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J Opt Soc Am A Opt Image Sci Vis ; 30(12): 2595-604, 2013 Dec 01.
Artículo en Inglés | MEDLINE | ID: mdl-24323021


Adaptive optics (AO) imaging methods allow the histological characteristics of retinal cell mosaics, such as photoreceptors and retinal pigment epithelium (RPE) cells, to be studied in vivo. The high-resolution images obtained with ophthalmic AO imaging devices are rich with information that is difficult and/or tedious to quantify using manual methods. Thus, robust, automated analysis tools that can provide reproducible quantitative information about the cellular mosaics under examination are required. Automated algorithms have been developed to detect the position of individual photoreceptor cells; however, most of these methods are not well suited for characterizing the RPE mosaic. We have developed an algorithm for RPE cell segmentation and show its performance here on simulated and real fluorescence AO images of the RPE mosaic. Algorithm performance was compared to manual cell identification and yielded better than 91% correspondence. This method can be used to segment RPE cells for morphometric analysis of the RPE mosaic and speed the analysis of both healthy and diseased RPE mosaics.

Células Epiteliales/fisiología , Epitelio Pigmentado de la Retina/patología , Algoritmos , Animales , Automatización , Simulación por Computador , Fluorescencia , Humanos , Procesamiento de Imagen Asistido por Computador , Luz , Macaca , Microscopía Fluorescente/métodos , Distribución Normal , Oftalmoscopía/métodos , Óptica y Fotónica , Epitelio Pigmentado de la Retina/citología
Appl Opt ; 50(7): 1057-64, 2011 Mar 01.
Artículo en Inglés | MEDLINE | ID: mdl-21364730


The main constraint of classical off-axis reflecting systems is the primary astigmatism that has long been a research topic of interest. This astigmatism in off-axis spherical reflective imaging systems can be eliminated by using the proper configuration. These configurations could be derived from the marginal ray fans equation, and they are valid for small angles of incidence. The conditions for the astigmatism compensation in configurations with two and three off-axis mirrors have been derived and analyzed, which have not been reported previously. The expression that defines the conditions for primary astigmatism compensation in a four-mirror system is presented. This shows that the marginal ray fan equation can be used to obtain the condition for astigmatism compensation of a reflective system with any number of mirrors. The developed methodology is verified by ray-tracing analysis of some examples.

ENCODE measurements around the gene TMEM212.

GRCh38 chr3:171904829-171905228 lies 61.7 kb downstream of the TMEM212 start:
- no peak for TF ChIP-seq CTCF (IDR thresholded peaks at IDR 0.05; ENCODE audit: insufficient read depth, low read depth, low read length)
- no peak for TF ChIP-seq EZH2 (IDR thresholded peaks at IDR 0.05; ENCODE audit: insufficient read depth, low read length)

Appl Opt ; 50(1): 66-73, 2011 Jan 01.
Artículo en Inglés | MEDLINE | ID: mdl-21221162


We present, analyze, and evaluate expressions for the wavefront aberrations in an off-axis spherical mirror. These formulas are derived from the optical path difference between an ellipsoid and a sphere, assuming a relatively small pupil and a small angle of incidence, as will be described in detail. Some well-known and also some useful new aberration expressions are obtained. They can be used to design and analyze cavities, spectrographs, and retinal adaptive optics imaging systems.

Appl Opt ; 49(12): 2302-8, 2010 Apr 20.
Artículo en Inglés | MEDLINE | ID: mdl-20411009


A wavefront aberration can be retrieved from a defocused image or a Hartmanngram by several different methods using diffraction theory and Fourier transforms. In this manuscript, we describe an alternate method for wavefront aberration determination from a defocused image or a Hartmanngram using a geometric l approximation. The main assumption is that the image is defocused, with the observation plane outside the caustic limits. The result will be applied to the retrieval of a wavefront with primary aberrations from a Hartmanngram or defocused image without the need for any transversal aberration integration.

Opt Express ; 17(21): 18906-19, 2009 Oct 12.
Artículo en Inglés | MEDLINE | ID: mdl-20372626


Expressions for minimal astigmatism in image and pupil planes in off-axis afocal reflective telescopes formed by pairs of spherical mirrors are presented. These formulae which are derived from the marginal ray fan equation can be used for designing laser cavities, spectrographs and adaptive optics retinal imaging systems. The use, range and validity of these formulae are limited by spherical aberration and coma for small and large angles respectively. This is discussed using examples from adaptive optics retinal imaging systems. The performance of the resulting optical designs are evaluated and compared against the configurations with minimal wavefront RMS, using the defocus-corrected wavefront RMS as a metric.